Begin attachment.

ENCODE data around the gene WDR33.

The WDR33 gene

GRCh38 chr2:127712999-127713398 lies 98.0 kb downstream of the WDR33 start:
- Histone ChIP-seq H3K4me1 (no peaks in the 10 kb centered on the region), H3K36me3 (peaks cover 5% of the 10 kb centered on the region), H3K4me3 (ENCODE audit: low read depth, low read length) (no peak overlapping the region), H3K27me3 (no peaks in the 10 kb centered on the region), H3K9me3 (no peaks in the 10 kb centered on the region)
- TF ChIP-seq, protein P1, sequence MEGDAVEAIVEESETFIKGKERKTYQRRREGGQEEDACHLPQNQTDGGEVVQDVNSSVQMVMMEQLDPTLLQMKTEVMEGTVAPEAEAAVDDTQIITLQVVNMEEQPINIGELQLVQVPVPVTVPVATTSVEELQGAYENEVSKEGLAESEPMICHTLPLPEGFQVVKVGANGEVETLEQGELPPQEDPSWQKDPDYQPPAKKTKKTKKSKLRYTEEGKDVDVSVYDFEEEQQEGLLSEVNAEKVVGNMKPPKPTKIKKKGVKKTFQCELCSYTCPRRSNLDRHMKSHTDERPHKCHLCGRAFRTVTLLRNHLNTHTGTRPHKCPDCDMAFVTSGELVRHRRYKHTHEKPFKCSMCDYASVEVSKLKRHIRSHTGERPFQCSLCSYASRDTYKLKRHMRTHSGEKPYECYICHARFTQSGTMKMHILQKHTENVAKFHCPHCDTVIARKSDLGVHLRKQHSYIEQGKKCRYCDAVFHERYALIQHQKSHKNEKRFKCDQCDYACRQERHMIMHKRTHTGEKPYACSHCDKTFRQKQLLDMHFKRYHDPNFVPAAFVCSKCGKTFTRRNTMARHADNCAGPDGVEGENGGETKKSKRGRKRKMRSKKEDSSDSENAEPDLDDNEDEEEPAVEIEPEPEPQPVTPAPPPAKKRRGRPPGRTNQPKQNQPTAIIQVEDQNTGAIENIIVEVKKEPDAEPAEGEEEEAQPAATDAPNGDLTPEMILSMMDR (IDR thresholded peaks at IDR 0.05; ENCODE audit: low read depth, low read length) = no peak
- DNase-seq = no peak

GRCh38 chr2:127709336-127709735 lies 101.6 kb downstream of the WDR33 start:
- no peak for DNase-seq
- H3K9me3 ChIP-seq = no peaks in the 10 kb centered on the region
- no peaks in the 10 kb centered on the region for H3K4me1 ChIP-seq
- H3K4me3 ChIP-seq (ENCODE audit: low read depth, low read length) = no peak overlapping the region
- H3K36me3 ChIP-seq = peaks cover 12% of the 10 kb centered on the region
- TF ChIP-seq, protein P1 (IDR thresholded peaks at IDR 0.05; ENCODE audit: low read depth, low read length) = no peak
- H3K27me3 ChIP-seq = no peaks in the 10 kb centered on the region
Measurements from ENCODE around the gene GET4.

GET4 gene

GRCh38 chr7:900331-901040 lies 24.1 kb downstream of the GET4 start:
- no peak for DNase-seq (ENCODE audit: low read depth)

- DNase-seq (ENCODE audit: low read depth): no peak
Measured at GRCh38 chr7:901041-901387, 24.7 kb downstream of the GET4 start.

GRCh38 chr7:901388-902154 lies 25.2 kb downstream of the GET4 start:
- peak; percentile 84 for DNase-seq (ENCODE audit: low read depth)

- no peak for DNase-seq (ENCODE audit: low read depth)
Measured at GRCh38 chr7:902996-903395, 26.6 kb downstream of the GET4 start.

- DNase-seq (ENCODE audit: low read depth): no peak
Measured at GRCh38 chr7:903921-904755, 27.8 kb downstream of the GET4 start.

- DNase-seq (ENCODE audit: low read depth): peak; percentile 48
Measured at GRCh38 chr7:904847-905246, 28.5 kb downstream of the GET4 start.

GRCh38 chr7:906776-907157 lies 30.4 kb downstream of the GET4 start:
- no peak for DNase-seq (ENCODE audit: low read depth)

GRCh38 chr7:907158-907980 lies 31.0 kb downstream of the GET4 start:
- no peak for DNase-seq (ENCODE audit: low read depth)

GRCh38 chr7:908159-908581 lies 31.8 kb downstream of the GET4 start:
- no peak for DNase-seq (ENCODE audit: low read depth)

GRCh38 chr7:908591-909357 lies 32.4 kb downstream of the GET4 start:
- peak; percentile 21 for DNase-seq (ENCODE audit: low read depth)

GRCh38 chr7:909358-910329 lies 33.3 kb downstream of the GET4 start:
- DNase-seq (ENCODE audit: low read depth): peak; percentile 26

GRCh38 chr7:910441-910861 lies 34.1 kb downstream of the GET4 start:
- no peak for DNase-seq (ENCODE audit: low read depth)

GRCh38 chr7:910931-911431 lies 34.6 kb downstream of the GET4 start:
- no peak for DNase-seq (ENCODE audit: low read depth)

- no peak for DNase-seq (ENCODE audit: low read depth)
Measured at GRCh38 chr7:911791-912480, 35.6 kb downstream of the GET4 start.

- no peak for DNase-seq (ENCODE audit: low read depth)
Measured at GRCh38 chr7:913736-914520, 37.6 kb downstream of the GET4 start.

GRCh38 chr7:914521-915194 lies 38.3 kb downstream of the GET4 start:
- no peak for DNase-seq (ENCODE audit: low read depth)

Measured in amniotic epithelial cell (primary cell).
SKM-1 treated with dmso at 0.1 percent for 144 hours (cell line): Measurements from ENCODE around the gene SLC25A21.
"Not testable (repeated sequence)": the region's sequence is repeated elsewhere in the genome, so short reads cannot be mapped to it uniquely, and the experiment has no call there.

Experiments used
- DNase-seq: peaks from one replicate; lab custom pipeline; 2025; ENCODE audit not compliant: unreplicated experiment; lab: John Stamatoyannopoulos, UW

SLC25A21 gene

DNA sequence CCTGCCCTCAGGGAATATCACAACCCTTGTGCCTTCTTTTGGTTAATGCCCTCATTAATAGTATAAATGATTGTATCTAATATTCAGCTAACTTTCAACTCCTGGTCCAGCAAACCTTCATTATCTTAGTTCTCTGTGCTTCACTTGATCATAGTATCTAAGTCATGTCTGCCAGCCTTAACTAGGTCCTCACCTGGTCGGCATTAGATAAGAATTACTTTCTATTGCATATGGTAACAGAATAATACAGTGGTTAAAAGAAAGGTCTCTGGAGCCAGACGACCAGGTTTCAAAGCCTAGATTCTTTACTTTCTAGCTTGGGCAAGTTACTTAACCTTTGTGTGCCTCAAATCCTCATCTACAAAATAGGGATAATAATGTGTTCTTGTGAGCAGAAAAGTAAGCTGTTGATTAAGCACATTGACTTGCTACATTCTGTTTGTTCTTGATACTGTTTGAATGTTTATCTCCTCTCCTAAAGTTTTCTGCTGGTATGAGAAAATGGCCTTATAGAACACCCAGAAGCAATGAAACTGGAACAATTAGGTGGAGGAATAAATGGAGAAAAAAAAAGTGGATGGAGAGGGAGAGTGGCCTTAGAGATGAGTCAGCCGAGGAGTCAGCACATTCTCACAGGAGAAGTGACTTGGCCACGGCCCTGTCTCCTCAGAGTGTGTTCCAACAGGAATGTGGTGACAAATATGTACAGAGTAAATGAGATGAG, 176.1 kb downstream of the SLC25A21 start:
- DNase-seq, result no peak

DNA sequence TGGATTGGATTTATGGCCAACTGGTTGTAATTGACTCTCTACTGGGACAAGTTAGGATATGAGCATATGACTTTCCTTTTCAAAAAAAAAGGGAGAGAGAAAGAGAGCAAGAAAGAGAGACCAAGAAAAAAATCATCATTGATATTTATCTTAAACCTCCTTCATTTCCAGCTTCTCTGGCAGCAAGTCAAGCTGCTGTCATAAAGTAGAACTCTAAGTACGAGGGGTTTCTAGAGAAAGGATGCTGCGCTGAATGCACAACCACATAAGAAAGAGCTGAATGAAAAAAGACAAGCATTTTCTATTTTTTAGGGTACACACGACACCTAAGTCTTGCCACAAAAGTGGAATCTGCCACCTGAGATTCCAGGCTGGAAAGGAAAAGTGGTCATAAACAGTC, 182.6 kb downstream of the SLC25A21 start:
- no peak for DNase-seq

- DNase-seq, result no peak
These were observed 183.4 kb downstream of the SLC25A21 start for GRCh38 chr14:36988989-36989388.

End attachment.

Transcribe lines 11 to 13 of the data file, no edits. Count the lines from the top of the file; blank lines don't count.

- H3K4me3 ChIP-seq (ENCODE audit: low read depth, low read length) = no peak overlapping the region
- H3K36me3 ChIP-seq = peaks cover 12% of the 10 kb centered on the region
- TF ChIP-seq, protein P1 (IDR thresholded peaks at IDR 0.05; ENCODE audit: low read depth, low read length) = no peak